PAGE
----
M.S. Sheela is a versatile musician with a captivating voice. Her long and successful career in music as a vocalist, teacher and organiser came into the limelight when the Central Sangeet Natak Akademi Award was recently conferred on her in the Carnatic vocal category. She is an ace student of R.K. Srikantan and is carrying his musical legacy forward in an admirable way. Born on 16 March 1952 at Bengaluru in Karnataka, Sheela grew up in a musical atmosphere. Her mother M.N. Rathna was a popular, busy vocalist and an A-grade artist of All India Radio. Little Sheela would tag along with her mother and sit quietly through all these programmes. Very soon, the little girl started formally learning music from her mother. But as she progressed to varnams and kritis, Rathna wanted to ensure that parental lenience did not hamper her daughter’s musical progress. She made the wise decision to entrust Sheela’s further musical education to vidwan R.K. Srikantan, whose refined music and musical pedigree she respected. Sheela emerged as a prime disciple of the maestro.
Viji Prakash is a senior dancer, choreographer, and teacher of Bharatanatyam in the U.S.A. She honours the traditional repertoire while extending the technique to connect her rich and intense style with a sharp contemporariness. Her Shakti School of Bharata Natyam in Los Angeles offers meticulous and rigorous training that was instilled in her by the grand masters of the Tanjavur tradition of Bharatanatyam—gurus T.K. Mahalingam Pillai and T.K. Kalyanasundaram of the Sri Raja Rajeswari Bharata Natya Kala Mandir, Mumbai. Viji was born in Mumbai, in a family deeply committed to the arts. At age four, sitting on her mother’s lap on a rickety chair in a dusty auditorium, she watched her cousin performing Bharatanatyam on stage. Viji turned to her mother and said “I must dance”. From that moment the world became magical for her with astonishing possibilities. Viji Prakash is also a Mohini Attam and Kathakali artist having trained under the guidance of guru Kanak Rele of Nalanda Nritya Kala Mahavidyalaya, Mumbai. She has performed and toured extensively in the U.S.A., Europe and Asia.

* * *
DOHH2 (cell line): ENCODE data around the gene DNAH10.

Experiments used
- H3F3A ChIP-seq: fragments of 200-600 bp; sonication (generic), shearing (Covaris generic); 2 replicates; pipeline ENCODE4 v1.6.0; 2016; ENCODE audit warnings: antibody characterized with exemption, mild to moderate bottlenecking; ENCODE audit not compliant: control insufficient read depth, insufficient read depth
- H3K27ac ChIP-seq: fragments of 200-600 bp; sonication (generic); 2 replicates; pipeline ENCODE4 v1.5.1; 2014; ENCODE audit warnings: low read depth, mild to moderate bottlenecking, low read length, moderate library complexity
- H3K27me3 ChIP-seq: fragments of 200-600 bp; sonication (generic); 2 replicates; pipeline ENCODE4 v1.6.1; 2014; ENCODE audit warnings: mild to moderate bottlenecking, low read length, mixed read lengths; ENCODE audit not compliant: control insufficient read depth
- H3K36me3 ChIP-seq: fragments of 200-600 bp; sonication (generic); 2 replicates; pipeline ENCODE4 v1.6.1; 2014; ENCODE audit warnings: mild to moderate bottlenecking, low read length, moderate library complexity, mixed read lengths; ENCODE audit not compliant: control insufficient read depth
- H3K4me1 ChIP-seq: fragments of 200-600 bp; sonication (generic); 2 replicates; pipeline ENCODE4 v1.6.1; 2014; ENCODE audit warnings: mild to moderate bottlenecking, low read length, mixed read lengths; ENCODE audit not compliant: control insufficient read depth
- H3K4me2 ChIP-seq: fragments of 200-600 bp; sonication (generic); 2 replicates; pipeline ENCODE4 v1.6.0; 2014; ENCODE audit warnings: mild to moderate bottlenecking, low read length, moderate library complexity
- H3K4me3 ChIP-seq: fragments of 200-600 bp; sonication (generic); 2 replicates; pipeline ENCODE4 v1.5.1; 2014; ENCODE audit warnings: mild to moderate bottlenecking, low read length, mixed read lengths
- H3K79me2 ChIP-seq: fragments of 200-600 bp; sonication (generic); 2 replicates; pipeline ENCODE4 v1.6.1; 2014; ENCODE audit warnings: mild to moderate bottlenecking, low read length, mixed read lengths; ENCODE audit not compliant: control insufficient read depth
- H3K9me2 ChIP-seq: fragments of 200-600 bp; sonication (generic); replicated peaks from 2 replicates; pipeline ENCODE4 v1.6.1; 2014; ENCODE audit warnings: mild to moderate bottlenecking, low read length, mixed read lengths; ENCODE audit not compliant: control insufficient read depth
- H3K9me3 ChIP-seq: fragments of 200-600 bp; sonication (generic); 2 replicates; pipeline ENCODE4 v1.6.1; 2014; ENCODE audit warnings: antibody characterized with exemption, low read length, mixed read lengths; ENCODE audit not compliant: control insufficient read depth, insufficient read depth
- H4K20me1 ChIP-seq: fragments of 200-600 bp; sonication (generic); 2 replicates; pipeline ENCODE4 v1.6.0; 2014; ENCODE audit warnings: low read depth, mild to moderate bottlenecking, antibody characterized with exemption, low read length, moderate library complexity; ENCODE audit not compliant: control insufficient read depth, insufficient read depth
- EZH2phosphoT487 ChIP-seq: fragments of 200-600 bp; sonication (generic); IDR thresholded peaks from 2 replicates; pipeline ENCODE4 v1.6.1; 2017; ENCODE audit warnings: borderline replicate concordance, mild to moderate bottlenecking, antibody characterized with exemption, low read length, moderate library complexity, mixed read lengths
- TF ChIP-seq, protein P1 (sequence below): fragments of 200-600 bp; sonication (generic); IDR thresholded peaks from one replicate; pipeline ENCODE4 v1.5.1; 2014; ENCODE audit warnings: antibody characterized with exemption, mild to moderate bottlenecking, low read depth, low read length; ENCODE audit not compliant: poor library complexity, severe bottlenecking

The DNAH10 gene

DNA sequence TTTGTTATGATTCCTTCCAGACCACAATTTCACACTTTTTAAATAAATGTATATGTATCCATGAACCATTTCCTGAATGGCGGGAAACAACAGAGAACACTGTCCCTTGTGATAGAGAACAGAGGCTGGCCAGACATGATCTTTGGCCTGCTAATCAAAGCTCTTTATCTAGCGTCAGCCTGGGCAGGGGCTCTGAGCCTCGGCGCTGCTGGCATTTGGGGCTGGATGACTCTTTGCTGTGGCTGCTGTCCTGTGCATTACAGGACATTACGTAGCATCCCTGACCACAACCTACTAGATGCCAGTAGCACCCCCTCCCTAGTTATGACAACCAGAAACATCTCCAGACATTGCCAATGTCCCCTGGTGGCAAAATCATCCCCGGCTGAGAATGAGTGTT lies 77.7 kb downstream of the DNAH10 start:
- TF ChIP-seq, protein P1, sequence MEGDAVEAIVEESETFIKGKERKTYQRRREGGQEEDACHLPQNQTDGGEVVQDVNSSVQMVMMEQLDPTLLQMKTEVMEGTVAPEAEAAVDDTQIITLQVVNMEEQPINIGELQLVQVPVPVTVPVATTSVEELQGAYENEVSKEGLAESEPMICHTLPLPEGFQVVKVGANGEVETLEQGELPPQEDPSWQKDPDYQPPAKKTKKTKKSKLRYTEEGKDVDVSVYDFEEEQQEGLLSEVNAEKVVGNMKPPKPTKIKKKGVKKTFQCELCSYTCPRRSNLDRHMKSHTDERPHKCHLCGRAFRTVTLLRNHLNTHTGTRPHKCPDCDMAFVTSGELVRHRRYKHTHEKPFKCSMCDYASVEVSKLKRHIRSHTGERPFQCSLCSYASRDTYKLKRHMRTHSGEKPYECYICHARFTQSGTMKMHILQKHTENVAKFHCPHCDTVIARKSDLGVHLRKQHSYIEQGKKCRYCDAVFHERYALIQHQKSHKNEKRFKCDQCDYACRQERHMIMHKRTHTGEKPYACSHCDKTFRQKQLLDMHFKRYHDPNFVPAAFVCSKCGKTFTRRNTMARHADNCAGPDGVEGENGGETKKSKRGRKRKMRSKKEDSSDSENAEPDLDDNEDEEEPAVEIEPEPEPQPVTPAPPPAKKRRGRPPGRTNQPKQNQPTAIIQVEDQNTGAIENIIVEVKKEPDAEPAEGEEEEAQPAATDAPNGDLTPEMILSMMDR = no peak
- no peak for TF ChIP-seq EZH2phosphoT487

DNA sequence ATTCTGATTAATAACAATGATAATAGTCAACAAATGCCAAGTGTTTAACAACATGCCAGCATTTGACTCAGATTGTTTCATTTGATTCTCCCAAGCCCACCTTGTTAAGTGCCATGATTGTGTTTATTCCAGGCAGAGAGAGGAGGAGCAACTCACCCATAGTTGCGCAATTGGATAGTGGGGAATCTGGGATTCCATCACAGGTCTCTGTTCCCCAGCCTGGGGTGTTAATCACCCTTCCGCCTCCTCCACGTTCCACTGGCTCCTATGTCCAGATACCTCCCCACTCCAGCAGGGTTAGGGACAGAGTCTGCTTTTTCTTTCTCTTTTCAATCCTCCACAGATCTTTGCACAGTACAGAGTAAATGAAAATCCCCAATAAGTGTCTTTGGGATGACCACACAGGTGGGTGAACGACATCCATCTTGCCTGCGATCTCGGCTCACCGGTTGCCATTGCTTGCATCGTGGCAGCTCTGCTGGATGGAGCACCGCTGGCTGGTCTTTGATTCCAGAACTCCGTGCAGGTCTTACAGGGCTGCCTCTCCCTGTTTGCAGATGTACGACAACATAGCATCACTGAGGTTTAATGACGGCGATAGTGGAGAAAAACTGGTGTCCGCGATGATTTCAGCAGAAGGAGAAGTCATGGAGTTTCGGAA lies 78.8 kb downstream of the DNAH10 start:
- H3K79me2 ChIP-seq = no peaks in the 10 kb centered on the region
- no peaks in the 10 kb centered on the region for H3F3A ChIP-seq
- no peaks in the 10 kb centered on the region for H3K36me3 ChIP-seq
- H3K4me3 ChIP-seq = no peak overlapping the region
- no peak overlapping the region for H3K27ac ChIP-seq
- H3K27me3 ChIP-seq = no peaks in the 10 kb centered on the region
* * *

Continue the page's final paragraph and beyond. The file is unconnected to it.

Musiri Chamber—this beautiful home tucked away in a quiet little alcove on Oliver Road in Mylapore, has been hosting concerts without a break for twenty-five years. The road has now been renamed after Sangita Kalanidhi Musiri Subramania Iyer whose house stands adjacent to the residence of S. Thyagarajan, Musiri’s grandson, where the chamber music concerts have become a regular monthly feature in the classical music calendar of Chennai. The inaugural performance by Raji Gopalakrishnan in February 1994 was a portent of things to come. The concept was the brainchild of industrialists S. Thyagarajan and his brother-in-law V. Chandrasekar (popularly known as VC) and the idea came about on their trip to Varanasi in the 1990s. S.V. Krishnan (SVK) of Nada Inbam and Raga Sudha Hall fame was their inspiration and they also sought his help in setting up the first few concerts. An initiative that began with musicians who were closely associated with the family, soon transformed into a whole new culture in the chamber music space. The concerts are held under the auspices of Musiri Chamber. An impressive list of musicians have performed here over the years. The family members are passionate about music and they all pitch in on the day of the concert. The kutcheri is always followed by a simple home cooked meal not only for the artists but even for willing rasikas.
It is not the thatched cottages and sands that define an institution but the merit and values the teachers possess and bequeath to the students. D. Pasupathi, literally a product of Kalakshetra, having been a student, performer and teacher, lived as an artist and upheld highest values of life. I have been indeed fortunate to have closely observed, interacted and learnt from D. Pasupathi and C.V. Chandrasekhar, two of the many illustrious artists from Kalakshetra. Pasupathi, born on 17 April 1931, a native of Vandavasi, was literally ‘hand-picked’ by Rukmini Devi when he was just a boy. He was ‘adopted’ as a child of Kalakshetra, had exposure to all the arts and acquired a good repertoire of the kritis of Muthuswami Dikshitar from the vidwans teaching at Kalakshetra.
8 News & Notes
12 Birthday calendar
14 M.S. Sheela
22 The Indian diaspora v Viji Prakash
31 Art spaces v Musiri chamber
37 News & Notes (continued)
43 Tributes v Manakkal Rangarajan v D. Pasupathi
50 From the Editor
Front Cover: Viji Prakash and M.S. Sheela